Reference

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Loraine Couturier

Content creation and marketing

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Last Updated on February 11, 2021

20 Amazing Facts About Dreams that You Might Not Know About

20 Amazing Facts About Dreams that You Might Not Know About

Dreams — Mysterious, bewildering, eye-opening and sometimes a nightmarish living hell. Dreams are all that and much more.

Here are 20 amazing facts about dreams that you might have never heard about:

Fact #1: You can’t read while dreaming, or tell the time

    If you are unsure whether you are dreaming or not, try reading something. The vast majority of people are incapable of reading in their dreams.

    The same goes for clocks: each time you look at a clock it will tell a different time and the hands on the clock won’t appear to be moving as reported by lucid dreamers.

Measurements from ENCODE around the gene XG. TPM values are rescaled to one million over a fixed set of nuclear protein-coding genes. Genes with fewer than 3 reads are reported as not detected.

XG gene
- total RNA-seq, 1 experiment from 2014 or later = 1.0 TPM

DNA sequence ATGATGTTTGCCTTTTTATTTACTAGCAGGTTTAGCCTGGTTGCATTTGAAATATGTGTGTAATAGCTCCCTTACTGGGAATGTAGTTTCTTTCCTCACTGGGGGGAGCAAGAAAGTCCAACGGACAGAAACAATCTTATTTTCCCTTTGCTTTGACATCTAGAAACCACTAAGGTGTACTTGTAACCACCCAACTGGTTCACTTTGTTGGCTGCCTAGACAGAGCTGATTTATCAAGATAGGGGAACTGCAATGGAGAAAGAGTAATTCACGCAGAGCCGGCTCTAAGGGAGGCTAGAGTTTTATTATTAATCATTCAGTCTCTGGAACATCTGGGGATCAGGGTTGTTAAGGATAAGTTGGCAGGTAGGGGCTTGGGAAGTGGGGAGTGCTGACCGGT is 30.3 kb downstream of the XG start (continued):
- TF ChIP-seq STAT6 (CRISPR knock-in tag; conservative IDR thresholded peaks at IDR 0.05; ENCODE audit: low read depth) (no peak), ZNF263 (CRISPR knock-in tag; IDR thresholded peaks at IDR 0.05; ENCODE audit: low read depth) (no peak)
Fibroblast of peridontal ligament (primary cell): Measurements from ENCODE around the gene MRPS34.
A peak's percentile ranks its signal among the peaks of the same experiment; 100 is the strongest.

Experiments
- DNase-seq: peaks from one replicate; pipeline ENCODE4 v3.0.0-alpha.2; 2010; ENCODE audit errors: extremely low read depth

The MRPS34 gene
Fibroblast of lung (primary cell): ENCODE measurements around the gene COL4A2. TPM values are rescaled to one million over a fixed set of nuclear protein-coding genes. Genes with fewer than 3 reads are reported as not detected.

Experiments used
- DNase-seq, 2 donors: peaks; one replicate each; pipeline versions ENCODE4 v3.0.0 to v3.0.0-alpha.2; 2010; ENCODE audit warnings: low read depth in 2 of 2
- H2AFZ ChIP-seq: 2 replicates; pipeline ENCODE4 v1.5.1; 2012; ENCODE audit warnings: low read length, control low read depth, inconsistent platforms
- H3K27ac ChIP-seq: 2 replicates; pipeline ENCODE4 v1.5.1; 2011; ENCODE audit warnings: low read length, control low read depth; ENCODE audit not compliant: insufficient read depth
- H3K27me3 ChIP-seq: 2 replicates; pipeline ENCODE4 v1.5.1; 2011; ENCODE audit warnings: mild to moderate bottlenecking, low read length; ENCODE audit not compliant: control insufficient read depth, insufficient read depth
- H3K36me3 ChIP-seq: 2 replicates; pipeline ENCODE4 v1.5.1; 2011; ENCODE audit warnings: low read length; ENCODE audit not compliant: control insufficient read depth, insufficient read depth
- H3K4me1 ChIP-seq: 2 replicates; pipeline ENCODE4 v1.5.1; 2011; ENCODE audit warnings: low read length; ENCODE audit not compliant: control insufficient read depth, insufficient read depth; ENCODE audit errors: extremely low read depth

Fact #2: Lucid dreaming

    There is a whole subculture of people practicing what is called lucid or conscious dreaming. Using various techniques, these people have supposedly learned to assume control of their dreams and do amazing things like flying, passing through walls, and traveling to different dimensions or even back in time.

    Want to learn how to control your dreams? You can try these tips:

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    Lucid Dreaming: This Is How You Can Control Your Dreams

    Fact #3: Inventions inspired by dreams

    Dreams are responsible for many of the greatest inventions of mankind. A few examples include:

    • The idea for Google -Larry Page
    • Alternating current generator -Tesla
    • DNA’s double helix spiral form -James Watson
    • The sewing machine -Elias Howe
    • Periodic table -Dimitri Mendeleyev

    …and many, many more.

    Fact #4: Premonition dreams

    There are some astounding cases where people actually dreamt about things which happened to them later, in the exact same ways they dreamed about.